All too often the debate over jobs and the fight over the size of government have been discussed as separate issues. Our policymakers in Washington seem to have forgotten that in reality, jobs and the deficit are two sides of the same coin. Fortunately, Nobel laureate Michael Spence has written a new article to set the record straight:
To restore a stable pattern of inclusive growth—the kind that truly lifts all boats—the first step is to reduce the debt loads in these economies, not suddenly but systematically. That alone won’t be enough. Consumption and government services will have to be reset downward, replaced by public and private investment that is funded by domestic saving. The path we’ve been on is blocked; we need to take a few steps backward to be able to go forward again. Nevertheless, this harsh truth has not yet been accepted by governments or electorates. Instead we appear to be clutching at our past standards of living, hoping for a vigorous but delayed cyclical recovery. The unemployed are the ones paying for this strategy.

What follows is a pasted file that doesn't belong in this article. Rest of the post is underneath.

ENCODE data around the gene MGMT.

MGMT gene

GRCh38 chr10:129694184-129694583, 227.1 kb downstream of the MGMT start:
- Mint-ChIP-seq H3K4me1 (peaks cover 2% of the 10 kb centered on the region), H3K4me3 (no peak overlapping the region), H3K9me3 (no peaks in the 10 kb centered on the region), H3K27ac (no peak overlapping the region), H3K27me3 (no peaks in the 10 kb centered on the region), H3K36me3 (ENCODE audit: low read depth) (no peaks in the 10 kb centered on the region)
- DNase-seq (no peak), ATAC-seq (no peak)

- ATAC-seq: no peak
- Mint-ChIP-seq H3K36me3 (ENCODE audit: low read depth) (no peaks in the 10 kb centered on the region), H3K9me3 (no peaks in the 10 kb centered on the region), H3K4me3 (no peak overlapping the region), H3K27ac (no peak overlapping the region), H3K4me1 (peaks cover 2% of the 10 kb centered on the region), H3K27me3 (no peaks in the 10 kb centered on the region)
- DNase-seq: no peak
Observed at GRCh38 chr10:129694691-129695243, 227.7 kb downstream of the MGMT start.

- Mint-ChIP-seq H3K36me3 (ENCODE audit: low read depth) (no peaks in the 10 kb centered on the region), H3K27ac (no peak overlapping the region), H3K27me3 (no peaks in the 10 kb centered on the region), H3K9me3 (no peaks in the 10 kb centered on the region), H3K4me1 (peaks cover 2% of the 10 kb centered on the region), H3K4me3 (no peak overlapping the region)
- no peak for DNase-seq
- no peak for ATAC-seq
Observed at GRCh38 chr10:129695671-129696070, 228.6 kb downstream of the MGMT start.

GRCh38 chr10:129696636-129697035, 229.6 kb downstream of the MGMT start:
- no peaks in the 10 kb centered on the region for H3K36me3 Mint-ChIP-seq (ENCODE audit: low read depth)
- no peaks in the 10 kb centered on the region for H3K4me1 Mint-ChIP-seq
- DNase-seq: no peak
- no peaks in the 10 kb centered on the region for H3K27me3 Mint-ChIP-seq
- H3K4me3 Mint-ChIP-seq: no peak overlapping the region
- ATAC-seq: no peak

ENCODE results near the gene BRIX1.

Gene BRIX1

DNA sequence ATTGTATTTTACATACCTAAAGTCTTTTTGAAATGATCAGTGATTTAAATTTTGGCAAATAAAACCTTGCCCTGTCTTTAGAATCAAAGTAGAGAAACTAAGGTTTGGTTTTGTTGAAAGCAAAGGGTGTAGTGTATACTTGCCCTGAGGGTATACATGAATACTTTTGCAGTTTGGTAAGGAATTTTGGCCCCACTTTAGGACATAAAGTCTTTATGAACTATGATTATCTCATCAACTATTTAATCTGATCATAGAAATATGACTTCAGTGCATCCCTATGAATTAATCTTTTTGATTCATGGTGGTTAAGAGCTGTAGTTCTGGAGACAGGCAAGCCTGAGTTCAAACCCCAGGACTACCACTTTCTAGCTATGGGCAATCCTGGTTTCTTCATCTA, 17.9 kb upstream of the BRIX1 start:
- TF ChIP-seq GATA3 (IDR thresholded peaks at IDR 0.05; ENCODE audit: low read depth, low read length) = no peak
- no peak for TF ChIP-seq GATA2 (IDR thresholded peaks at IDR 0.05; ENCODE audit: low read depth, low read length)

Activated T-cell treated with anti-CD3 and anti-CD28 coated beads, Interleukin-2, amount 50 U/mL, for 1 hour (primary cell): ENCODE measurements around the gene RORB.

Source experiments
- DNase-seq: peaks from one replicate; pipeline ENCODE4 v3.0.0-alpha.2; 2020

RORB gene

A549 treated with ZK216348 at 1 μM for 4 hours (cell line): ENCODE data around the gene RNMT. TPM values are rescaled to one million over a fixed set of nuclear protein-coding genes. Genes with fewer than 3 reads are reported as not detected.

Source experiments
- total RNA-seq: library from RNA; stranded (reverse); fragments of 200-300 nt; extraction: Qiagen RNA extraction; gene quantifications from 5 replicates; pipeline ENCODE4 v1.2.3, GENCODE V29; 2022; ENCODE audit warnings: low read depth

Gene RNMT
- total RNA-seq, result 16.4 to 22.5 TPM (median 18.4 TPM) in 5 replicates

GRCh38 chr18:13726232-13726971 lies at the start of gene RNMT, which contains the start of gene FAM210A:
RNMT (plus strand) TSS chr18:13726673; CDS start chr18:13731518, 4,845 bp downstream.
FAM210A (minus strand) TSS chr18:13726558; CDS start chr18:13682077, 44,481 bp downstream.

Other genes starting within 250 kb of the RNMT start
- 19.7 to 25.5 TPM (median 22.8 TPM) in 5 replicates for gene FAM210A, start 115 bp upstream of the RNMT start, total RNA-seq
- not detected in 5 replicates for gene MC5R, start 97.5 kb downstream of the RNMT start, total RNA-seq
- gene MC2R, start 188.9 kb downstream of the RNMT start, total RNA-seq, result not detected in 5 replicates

"Clutching at our past," seems to be an apt description of the current Administration's plan (or lack thereof) to get our economy rolling again. Sure, President Obama may talk a big game about investing in our future, but this is little more than attempting to put a new coat of paint on the same old spend-happy, big government jalopy. But as Spence rightly pointed out, this path "is blocked." To truly grow the economy in a healthy and sustainable way, Washington must focus on shrinking the size of government.